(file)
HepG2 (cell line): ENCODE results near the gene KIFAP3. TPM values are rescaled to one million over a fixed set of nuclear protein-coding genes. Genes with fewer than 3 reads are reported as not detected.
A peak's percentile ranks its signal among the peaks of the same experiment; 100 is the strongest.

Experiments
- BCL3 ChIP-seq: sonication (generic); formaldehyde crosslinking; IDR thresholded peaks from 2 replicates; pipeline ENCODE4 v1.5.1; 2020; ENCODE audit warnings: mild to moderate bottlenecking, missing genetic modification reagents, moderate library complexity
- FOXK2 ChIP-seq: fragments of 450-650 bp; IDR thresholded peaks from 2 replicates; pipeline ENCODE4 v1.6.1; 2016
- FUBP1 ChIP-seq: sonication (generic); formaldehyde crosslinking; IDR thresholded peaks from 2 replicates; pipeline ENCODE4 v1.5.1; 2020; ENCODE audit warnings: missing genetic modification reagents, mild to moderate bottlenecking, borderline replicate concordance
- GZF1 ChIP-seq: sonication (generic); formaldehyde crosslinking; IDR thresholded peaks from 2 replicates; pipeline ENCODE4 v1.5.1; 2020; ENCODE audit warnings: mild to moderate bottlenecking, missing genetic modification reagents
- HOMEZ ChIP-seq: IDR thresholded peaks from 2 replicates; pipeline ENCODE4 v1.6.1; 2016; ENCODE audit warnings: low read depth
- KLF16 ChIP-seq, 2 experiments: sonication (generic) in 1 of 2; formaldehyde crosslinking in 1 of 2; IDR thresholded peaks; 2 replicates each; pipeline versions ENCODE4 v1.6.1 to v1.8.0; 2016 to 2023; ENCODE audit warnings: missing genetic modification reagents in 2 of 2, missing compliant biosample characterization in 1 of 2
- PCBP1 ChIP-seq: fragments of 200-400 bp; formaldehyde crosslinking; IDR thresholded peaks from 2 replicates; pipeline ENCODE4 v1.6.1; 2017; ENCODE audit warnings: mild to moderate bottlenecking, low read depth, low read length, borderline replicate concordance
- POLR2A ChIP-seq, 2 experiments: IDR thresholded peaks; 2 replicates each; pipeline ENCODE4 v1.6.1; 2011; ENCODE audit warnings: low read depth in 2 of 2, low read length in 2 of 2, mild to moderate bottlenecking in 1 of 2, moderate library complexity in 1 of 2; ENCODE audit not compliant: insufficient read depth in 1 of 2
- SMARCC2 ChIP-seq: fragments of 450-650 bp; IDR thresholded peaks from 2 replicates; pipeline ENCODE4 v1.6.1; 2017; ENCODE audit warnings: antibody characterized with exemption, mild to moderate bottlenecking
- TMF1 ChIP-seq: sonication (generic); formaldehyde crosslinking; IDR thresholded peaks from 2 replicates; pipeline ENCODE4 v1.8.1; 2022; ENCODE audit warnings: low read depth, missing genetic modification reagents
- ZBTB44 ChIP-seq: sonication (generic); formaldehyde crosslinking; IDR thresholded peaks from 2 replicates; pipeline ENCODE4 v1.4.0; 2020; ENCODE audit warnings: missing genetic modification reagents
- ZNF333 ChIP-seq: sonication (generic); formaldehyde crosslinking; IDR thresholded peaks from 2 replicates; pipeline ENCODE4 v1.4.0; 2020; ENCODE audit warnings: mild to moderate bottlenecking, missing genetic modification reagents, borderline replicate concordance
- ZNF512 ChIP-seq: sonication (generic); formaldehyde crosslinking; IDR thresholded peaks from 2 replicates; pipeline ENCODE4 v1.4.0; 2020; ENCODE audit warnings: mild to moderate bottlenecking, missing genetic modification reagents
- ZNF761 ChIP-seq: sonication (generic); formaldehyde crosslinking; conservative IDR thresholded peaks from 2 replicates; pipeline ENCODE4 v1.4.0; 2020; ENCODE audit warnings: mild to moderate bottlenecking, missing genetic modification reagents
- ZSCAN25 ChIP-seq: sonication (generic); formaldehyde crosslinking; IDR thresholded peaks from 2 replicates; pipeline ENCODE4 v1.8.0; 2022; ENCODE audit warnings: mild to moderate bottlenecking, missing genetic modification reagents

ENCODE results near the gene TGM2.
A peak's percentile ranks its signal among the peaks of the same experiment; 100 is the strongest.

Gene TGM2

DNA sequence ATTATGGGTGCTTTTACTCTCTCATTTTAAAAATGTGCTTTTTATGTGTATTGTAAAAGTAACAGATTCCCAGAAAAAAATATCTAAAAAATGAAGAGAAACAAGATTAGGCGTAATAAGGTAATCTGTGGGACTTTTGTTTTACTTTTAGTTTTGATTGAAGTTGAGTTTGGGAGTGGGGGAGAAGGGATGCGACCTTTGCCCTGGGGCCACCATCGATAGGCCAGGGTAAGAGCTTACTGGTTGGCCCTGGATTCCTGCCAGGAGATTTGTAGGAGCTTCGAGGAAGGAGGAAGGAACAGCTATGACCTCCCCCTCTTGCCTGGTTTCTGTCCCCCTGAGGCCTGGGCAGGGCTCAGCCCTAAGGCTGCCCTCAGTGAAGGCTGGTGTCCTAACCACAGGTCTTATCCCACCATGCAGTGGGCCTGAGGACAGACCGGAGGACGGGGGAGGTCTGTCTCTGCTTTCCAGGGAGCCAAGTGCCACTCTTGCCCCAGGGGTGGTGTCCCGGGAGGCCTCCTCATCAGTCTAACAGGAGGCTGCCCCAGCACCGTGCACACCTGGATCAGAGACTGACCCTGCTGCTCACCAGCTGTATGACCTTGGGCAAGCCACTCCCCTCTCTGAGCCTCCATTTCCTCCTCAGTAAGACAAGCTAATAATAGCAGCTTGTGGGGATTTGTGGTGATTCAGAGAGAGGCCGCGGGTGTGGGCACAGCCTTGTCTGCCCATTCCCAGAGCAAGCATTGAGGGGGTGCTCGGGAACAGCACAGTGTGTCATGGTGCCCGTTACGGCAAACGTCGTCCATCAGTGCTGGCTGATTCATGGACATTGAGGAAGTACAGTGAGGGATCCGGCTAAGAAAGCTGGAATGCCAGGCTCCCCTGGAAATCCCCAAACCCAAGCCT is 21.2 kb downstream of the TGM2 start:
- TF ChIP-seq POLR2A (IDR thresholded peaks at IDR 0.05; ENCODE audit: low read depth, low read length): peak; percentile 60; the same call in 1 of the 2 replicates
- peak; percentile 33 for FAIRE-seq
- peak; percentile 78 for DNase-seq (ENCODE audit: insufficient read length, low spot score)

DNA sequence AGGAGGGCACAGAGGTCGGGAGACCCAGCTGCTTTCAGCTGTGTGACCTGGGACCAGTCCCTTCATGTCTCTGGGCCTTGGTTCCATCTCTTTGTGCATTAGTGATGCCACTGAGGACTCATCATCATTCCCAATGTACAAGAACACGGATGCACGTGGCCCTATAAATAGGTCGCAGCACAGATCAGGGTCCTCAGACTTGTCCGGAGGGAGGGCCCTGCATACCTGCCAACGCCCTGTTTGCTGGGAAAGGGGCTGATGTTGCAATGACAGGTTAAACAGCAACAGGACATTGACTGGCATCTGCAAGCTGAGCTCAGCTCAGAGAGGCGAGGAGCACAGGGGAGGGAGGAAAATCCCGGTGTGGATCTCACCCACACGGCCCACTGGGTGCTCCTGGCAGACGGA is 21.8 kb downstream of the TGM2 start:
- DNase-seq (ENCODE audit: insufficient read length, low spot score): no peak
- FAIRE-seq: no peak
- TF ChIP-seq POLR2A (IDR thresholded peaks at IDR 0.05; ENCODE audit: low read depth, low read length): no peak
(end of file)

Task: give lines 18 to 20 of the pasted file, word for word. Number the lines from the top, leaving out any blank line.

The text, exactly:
- ZSCAN25 ChIP-seq: sonication (generic); formaldehyde crosslinking; IDR thresholded peaks from 2 replicates; pipeline ENCODE4 v1.8.0; 2022; ENCODE audit warnings: mild to moderate bottlenecking, missing genetic modification reagents

ENCODE results near the gene TGM2.
A peak's percentile ranks its signal among the peaks of the same experiment; 100 is the strongest.